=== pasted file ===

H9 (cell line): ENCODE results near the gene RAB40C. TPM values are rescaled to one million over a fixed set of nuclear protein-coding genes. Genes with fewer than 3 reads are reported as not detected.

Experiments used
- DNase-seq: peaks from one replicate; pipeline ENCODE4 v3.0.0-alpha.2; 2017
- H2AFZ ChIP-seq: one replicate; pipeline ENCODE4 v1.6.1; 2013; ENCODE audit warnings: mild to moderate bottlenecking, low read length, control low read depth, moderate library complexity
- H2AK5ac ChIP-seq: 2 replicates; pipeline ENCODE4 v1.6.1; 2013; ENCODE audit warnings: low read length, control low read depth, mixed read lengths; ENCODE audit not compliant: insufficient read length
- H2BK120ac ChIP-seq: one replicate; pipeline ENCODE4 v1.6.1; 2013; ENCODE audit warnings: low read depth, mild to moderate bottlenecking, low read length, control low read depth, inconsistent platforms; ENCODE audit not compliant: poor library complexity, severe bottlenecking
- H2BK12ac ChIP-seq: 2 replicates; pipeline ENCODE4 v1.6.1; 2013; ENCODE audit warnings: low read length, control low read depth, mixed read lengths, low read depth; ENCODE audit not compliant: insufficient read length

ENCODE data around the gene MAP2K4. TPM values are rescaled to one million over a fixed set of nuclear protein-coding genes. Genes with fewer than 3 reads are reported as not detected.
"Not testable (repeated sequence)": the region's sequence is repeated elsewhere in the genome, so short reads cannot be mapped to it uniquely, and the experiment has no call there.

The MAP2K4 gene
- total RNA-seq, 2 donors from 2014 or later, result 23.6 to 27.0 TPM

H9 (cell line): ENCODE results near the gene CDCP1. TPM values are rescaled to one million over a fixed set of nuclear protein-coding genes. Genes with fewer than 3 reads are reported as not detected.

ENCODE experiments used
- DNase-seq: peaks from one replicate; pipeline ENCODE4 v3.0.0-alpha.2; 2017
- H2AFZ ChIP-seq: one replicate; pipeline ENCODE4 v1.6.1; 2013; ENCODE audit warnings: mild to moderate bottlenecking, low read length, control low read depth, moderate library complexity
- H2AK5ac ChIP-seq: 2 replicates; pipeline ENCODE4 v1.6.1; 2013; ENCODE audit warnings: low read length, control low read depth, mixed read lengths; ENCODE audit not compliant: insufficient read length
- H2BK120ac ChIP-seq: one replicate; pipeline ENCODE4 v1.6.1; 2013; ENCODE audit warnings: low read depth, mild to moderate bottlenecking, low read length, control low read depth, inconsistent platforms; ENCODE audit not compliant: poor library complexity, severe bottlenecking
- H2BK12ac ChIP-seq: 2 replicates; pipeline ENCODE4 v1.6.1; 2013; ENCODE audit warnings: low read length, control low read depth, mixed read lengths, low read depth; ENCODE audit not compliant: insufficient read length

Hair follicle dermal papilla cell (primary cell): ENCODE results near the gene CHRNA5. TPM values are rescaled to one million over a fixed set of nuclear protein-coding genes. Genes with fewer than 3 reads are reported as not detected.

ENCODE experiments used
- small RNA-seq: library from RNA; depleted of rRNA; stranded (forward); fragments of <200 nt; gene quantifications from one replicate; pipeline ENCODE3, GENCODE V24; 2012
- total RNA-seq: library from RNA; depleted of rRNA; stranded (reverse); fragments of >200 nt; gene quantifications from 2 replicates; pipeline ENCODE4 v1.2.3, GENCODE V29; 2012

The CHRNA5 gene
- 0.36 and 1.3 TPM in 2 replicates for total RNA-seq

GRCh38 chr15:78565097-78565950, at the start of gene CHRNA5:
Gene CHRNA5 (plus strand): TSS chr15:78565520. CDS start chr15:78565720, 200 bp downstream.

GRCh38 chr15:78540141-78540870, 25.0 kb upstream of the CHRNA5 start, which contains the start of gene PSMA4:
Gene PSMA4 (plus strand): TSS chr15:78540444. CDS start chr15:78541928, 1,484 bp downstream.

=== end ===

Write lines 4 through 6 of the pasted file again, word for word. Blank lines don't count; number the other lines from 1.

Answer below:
- H2AFZ ChIP-seq: one replicate; pipeline ENCODE4 v1.6.1; 2013; ENCODE audit warnings: mild to moderate bottlenecking, low read length, control low read depth, moderate library complexity
- H2AK5ac ChIP-seq: 2 replicates; pipeline ENCODE4 v1.6.1; 2013; ENCODE audit warnings: low read length, control low read depth, mixed read lengths; ENCODE audit not compliant: insufficient read length
- H2BK120ac ChIP-seq: one replicate; pipeline ENCODE4 v1.6.1; 2013; ENCODE audit warnings: low read depth, mild to moderate bottlenecking, low read length, control low read depth, inconsistent platforms; ENCODE audit not compliant: poor library complexity, severe bottlenecking